Death is an inevitability, so do not wish for it, but believe in it, accept it, and prepare for it mentally, spiritually, and even physically
It is a fact that we are all living to die, and it is also a fact that death appears to be a horrible prospect. Most people are so consumed by the possibility of death that they stop living.
Let us try to examine the reasons we all are afraid to die:
We do not know much about death; Death is part of the unknown, and it is natural to have a fear of the unknown; Death is permanent, and once we pass through it there is no turning back; Most of the time, the stage prior to death is very painful
These are the most common factors that clearly justify the fear of death.
Now, let’s look at it from a different angle:
We see death all around us all the time in different shapes, Every flower dies after a few days; Every leaf dies during a particular season every year; Every living organism, big or small, dies right in front of our eyes
BUT DO THEY REALLY DIE? NO, NOT AT ALL:
They all come back in the same form after a short period of time; New flowers emerge on the same plant; Fresh, new leaves emerge in the same places on the same tree; Butterflies, insects, fish, and all other forms of life come back after a specific interval
Arguably, every death gives birth to a new life. This cycle of death and birth has existed from time immemorial and will continue until time unknown. Science has proved that matter is never destroyed, it only changes form.
All religions, irrespective of their different practices and beliefs, share one belief in common that there is life after death.
Just like any other matter, our bodies CAN (I am purposely capitalizing “can”) change shape. CAN’T they? Intelligent, highly educated, extremely logical individuals will ask for proof of life after death. I am sorry; I cannot provide any proof until we all die. But this has been ingrained in everyone’s subconscious and is consistent with a powerful desire to achieve eternity, which, according to my logic, is not baseless.
Our desires are always based on some possibilities: Every child wishes to grow up, become strong, and so forth, and he or she does. No child desires to become an elephant when he or she grows up, or to turn into a lizard, irrespective of how much he or she loves and admires these creatures.
One consciously or unconsciously only desire to become what is possible and life after death is definitely more than a possibility.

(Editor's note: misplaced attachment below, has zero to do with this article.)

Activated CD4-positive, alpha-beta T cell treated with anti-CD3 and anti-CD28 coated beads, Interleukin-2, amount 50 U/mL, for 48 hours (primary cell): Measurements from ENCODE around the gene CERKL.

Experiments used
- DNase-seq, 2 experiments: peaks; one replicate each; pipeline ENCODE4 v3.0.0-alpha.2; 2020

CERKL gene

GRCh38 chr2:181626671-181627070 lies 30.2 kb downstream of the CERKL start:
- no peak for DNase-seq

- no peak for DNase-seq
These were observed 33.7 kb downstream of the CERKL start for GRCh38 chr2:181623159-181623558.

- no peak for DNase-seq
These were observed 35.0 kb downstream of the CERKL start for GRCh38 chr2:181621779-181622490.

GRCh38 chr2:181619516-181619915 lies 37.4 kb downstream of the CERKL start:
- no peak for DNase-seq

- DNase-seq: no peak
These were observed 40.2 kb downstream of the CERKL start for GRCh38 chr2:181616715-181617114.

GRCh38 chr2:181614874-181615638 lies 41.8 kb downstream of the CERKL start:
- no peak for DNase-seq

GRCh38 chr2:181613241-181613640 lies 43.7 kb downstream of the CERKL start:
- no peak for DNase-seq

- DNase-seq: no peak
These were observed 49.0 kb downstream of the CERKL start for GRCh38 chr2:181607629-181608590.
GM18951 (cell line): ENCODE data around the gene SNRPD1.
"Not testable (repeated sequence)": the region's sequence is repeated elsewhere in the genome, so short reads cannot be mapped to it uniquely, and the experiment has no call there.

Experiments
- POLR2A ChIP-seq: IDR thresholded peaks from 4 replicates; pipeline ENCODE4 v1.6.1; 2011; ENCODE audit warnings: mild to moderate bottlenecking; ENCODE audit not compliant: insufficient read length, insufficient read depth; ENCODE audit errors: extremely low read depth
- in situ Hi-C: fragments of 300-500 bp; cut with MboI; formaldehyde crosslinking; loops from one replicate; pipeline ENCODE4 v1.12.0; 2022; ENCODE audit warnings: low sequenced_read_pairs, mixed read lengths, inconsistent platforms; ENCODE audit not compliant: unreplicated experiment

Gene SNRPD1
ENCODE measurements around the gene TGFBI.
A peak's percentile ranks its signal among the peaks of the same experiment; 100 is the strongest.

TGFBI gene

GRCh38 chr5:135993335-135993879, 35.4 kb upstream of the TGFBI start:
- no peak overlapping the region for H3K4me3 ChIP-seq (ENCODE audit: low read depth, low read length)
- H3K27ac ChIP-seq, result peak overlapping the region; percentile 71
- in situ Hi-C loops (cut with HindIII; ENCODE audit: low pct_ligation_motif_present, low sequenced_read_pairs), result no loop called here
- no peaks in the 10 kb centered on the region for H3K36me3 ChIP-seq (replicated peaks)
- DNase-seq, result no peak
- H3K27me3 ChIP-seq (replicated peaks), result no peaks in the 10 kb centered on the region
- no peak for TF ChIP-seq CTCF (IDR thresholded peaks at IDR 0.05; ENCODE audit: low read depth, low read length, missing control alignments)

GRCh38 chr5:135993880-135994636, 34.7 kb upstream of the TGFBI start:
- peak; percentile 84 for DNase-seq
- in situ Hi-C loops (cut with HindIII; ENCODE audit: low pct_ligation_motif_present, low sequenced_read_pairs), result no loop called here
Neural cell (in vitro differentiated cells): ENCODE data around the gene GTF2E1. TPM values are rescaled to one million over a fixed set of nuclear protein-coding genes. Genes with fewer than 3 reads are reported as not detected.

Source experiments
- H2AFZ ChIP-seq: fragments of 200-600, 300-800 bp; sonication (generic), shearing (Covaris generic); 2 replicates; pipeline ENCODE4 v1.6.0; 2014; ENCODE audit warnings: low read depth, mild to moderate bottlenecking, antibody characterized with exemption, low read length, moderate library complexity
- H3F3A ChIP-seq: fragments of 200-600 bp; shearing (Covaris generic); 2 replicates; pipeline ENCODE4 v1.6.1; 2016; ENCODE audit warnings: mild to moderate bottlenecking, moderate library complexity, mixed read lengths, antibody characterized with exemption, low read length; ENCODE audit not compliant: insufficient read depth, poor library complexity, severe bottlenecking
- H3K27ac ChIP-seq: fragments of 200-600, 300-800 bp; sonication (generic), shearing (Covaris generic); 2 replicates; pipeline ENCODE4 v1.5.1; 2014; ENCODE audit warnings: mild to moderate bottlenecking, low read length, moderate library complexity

Lately I have been studying various books written by very liberal, non-religious people of different faiths and from different geographical locations. This has provided me with a glimpse of those who have experienced some form of a very enormous life after they experienced death temporarily.
Once again, I am sure that my learned readers and friends will come back with the argument that while dying the brain is deprived of oxygen and therefore creates these images due to our subconscious desire for eternity. But recently I have read a book written by a neurosurgeon whose brain was destroyed by an extremely rare virus. He was declared brain dead but being a prominent surgeon and a very important scientific figure, he was kept on life support for two weeks, after which he finally woke up and described in great detail his experience in the New York Times bestselling book Proof of Heaven.
I unashamedly admit that I am a believer in the afterlife. I have a firm belief that this elaborate system and this most sophisticated machine (a human being) has not been created to be buried, cremated, or fed to the birds, thereby destroying the efforts of sixty/seventy/eighty years. And while I am a little scared of death, I am also quite excited to discover the next chapter, which will be everlasting.
My purpose is simply to give my mortal friends the message that they do not need to be terrified of death, which is inevitable, but to look forward to the possibility of a better and more fascinating and everlasting journey ahead.
Lets start living for the life ahead!
Rais Khan is a Chartered Accountant and an author. He has worked in corporate sector for 40 years in a variety of corporations ranging from IBM to Etisalat in UAE. He has worked and lived in Pakistan, Saudi Arabia, USA, Africa and the UAE. Currently he is a freelance business consultant and part-time writer. He is the Editor of Pehchaan and can be contacted at firstname.lastname@example.org
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